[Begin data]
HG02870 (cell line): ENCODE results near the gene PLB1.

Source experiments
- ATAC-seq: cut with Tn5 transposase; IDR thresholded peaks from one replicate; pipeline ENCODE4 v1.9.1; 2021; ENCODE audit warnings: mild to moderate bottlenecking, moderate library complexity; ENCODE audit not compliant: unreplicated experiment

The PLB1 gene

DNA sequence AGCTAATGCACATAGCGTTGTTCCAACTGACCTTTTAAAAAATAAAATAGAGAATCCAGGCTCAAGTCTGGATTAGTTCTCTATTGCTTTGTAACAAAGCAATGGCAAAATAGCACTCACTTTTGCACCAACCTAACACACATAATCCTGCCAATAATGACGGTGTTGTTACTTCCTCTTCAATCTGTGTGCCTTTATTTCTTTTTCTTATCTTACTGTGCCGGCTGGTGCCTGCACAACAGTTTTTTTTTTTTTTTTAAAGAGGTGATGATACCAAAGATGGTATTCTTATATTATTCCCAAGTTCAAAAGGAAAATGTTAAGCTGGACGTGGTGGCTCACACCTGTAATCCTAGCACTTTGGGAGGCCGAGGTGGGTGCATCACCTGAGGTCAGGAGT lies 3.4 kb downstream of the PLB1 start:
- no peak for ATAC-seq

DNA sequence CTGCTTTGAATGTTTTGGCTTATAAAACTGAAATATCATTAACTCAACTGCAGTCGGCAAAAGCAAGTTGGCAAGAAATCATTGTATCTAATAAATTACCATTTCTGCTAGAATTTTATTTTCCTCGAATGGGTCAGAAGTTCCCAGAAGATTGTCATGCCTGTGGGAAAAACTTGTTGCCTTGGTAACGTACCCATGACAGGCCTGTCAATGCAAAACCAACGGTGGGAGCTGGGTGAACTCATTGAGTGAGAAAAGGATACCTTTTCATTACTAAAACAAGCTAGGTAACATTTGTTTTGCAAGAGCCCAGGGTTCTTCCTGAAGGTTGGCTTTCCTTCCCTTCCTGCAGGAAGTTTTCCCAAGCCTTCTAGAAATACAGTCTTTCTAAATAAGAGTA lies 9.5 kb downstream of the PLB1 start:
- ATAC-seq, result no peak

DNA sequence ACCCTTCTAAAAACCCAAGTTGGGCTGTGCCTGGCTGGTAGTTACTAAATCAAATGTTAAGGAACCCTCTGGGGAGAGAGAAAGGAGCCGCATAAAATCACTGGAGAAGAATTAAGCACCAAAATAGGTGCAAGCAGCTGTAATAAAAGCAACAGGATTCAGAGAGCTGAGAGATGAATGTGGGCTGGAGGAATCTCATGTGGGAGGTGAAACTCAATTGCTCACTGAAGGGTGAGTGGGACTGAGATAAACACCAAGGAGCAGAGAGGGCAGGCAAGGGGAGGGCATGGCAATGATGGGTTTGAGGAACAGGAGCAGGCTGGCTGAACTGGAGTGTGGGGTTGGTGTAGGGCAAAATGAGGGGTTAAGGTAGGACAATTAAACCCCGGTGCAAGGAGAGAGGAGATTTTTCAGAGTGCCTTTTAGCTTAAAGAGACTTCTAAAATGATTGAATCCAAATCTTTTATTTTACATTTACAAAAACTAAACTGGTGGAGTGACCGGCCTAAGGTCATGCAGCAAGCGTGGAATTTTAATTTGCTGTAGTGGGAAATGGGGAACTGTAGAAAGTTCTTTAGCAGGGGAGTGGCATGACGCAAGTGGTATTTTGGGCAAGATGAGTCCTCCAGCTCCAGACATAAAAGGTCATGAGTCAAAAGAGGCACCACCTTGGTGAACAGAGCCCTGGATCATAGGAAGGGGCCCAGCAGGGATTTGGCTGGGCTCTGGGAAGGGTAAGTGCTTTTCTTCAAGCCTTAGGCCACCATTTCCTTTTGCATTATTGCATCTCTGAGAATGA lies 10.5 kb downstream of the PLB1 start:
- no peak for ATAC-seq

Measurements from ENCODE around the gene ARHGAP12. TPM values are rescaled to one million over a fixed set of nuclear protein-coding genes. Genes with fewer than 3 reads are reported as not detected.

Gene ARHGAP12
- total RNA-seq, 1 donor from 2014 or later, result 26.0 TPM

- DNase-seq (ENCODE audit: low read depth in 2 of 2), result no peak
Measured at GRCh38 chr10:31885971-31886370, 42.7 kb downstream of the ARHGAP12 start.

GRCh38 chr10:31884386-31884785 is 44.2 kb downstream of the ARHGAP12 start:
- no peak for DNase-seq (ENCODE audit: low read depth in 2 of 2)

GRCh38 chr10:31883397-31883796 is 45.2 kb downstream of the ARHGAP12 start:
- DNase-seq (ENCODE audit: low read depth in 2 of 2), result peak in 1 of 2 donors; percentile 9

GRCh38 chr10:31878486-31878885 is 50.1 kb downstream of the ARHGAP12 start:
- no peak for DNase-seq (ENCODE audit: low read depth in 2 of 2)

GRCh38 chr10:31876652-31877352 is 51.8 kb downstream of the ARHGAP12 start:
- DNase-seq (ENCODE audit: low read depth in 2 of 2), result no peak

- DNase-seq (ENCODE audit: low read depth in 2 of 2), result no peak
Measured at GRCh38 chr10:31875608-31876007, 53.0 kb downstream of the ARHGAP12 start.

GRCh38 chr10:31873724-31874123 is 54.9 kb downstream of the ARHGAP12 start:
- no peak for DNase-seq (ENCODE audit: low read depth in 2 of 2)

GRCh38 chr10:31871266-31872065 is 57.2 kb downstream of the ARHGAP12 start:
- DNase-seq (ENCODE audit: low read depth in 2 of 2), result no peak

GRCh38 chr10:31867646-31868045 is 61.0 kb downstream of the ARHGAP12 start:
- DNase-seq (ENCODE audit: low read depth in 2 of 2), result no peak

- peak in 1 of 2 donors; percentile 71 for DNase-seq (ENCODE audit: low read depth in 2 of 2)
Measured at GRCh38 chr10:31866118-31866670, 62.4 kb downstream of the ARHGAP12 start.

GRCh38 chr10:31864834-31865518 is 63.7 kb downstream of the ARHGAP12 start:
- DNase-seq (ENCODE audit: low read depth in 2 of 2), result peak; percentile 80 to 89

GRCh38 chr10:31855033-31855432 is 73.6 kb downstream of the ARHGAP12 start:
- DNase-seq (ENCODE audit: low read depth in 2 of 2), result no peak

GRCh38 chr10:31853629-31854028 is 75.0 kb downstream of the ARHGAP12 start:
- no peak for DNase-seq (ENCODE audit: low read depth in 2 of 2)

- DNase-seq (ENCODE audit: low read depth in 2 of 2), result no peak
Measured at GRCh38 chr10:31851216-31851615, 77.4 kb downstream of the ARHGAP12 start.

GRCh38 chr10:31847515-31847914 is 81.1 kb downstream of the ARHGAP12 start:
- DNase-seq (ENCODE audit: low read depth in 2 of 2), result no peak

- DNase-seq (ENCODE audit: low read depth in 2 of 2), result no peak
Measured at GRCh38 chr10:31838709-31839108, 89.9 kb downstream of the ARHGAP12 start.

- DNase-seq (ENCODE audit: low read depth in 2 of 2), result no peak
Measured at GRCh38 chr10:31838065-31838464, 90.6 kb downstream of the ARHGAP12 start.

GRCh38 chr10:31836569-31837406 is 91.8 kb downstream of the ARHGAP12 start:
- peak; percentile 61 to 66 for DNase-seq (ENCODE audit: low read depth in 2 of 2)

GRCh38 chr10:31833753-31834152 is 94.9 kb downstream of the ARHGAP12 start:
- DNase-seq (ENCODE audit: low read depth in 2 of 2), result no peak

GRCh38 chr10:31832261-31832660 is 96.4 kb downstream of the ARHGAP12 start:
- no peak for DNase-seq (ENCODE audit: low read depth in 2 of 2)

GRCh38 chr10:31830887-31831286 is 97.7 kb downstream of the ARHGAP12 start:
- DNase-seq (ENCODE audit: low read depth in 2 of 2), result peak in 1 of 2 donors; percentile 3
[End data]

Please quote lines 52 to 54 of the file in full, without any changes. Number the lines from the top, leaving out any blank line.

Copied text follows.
GRCh38 chr10:31832261-31832660 is 96.4 kb downstream of the ARHGAP12 start:
- no peak for DNase-seq (ENCODE audit: low read depth in 2 of 2)

GRCh38 chr10:31830887-31831286 is 97.7 kb downstream of the ARHGAP12 start: